JL417. Performance Improvement Continuing Medical Education (CME) for the Advanced Practice Provider in Oncology
Kelly R. Maldonado, MPAS, PA-C, Maura Polansky, MS, MHPE, PA-C, Jessica Eno, MS, PA-C, Leah Theriot, MPAS, PA-C, Carolyn Zawislak, MPAS, PA-C, and Steven H. Wei, MS, MPH, PA-C; University of Texas MD Anderson Cancer Center, Houston, TX
Background: Performance improvement (PI) is one of the newest CME learning formats designed for providers to evaluate and make changes to their clinical practice. In 2014, The National Commission on Certification of Physician Assistants (NCCPA) implemented a change in the recertification process to include PI as part of the required CME category 1 credits. Following the end of a ten-year cycle, physician assistants must have at least 40 category 1 PI-CME credits. PI-CME is different from other category 1 activities as it involves a structured and systematic three-stage approach by which evidenced based performance measures are used to help providers identify areas of improvement in their clinical practice. In this three-stage process, the provider must first assess their practice by comparing it directly to an evidence based performance measure. The provider then must analyze and consider the results of the data for areas of improvement and identify one or more strategies for improvement. After implementing a strategy and collecting additional data following the implementation, the provider must finally reflect on the results. The advantage of PI-CME is that it can be developed for any subspecialty of practice. It can essentially address any process related to health care delivery. Purpose: To update physician assistants of the PI-CME requirements for certification maintenance and to provide advanced practitioners an overview of the stages of developing a PI-CME activity as it relates to improving patient care in the oncology practice setting. Description: We describe 3 PI CME activities developed by physician assistants at the University of Texas MD Anderson Cancer Center to be used by physician assistants in the fields of medical, surgical, and radiation oncology. These activities were developed by and for physician assistants to address specific patient care issues related to the care of the oncology patient such as accuracy in communicating patient hand offs, proper monitoring of patients receiving chemotherapy, and ensuring appropriate follow up evaluation after completion of radiation therapy. Conclusion: PI-CME is a structured tool that is relevant to all advanced practice providers, not only physician assistants, and is an active application of learning which ultimately leads to improved patient outcomes. PI-CME is applicable to any subspecialty of practice, including the specialized fields of oncology.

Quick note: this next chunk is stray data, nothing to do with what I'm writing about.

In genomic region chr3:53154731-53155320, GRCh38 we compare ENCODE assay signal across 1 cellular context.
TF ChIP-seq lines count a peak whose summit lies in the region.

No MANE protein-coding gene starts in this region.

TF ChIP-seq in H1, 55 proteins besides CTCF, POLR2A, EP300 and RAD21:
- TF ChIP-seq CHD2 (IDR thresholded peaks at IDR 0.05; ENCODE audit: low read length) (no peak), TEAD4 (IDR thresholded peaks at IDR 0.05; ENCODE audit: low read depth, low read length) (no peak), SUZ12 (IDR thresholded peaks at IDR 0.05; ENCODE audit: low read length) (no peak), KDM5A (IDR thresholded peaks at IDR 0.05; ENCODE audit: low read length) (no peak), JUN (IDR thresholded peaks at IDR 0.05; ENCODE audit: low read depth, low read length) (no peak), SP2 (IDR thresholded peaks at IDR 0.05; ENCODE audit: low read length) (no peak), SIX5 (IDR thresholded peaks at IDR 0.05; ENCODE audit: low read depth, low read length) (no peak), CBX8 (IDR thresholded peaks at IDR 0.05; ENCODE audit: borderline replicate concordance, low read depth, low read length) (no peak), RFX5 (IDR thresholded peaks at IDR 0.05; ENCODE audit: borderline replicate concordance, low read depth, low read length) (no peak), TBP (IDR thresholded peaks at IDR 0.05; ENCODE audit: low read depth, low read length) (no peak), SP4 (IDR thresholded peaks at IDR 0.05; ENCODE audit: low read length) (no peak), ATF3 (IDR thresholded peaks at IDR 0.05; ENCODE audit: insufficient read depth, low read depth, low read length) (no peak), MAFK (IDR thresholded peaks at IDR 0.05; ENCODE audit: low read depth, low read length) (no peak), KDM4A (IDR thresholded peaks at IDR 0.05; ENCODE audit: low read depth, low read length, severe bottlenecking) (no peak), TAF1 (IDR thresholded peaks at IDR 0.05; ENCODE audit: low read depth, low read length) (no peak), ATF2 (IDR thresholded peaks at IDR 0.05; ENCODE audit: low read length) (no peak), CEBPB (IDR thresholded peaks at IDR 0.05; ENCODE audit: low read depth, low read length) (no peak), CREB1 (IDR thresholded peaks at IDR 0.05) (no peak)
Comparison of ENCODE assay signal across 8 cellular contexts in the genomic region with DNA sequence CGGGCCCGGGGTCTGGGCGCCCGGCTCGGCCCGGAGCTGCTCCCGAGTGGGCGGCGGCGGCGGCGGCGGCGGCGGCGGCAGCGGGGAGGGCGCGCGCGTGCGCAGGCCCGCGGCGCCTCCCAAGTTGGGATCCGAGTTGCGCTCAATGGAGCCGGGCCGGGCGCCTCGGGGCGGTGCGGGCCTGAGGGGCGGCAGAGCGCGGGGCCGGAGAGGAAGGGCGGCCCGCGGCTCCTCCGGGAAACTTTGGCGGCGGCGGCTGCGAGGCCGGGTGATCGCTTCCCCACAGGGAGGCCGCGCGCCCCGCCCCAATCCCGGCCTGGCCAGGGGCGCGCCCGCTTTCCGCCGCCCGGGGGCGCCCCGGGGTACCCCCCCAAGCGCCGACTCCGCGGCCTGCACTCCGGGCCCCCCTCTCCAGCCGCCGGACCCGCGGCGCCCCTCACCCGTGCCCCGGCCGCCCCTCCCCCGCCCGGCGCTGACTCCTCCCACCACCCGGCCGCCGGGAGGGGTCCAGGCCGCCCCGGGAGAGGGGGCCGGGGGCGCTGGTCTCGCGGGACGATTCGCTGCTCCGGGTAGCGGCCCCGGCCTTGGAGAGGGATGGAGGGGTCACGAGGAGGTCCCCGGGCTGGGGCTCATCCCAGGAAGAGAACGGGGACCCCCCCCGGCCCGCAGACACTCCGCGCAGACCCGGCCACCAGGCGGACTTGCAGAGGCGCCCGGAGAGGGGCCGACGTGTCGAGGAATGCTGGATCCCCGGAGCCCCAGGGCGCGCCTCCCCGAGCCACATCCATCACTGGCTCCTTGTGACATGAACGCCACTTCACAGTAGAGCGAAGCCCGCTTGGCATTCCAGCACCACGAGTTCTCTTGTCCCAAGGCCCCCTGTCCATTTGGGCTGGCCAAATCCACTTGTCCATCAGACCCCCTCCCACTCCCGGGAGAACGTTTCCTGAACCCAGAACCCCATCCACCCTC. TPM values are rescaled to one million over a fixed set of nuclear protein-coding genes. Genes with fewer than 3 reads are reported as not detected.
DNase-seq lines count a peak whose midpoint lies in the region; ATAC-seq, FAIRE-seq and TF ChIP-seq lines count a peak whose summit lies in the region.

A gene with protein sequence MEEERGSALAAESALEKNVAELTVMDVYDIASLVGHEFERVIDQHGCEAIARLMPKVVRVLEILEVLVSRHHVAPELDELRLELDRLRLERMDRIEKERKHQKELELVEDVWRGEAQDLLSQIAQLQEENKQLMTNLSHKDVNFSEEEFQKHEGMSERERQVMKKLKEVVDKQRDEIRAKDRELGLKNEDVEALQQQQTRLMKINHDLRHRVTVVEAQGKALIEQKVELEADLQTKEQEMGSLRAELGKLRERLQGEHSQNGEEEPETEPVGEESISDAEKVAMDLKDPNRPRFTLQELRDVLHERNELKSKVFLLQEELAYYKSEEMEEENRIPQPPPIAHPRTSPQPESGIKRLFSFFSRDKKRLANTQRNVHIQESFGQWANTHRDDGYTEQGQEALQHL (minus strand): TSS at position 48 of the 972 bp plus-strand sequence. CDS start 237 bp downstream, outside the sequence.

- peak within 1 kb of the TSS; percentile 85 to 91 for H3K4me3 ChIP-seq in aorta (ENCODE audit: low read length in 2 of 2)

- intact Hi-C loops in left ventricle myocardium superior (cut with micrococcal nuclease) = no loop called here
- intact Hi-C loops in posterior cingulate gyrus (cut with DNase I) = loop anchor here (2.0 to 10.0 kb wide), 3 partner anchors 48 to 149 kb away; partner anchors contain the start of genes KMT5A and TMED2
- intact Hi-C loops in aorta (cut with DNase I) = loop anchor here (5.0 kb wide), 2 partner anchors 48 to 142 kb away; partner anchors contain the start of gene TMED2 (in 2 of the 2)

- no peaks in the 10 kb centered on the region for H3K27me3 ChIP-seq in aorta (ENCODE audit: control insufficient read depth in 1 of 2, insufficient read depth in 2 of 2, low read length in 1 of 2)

For access to the full length article, please sign in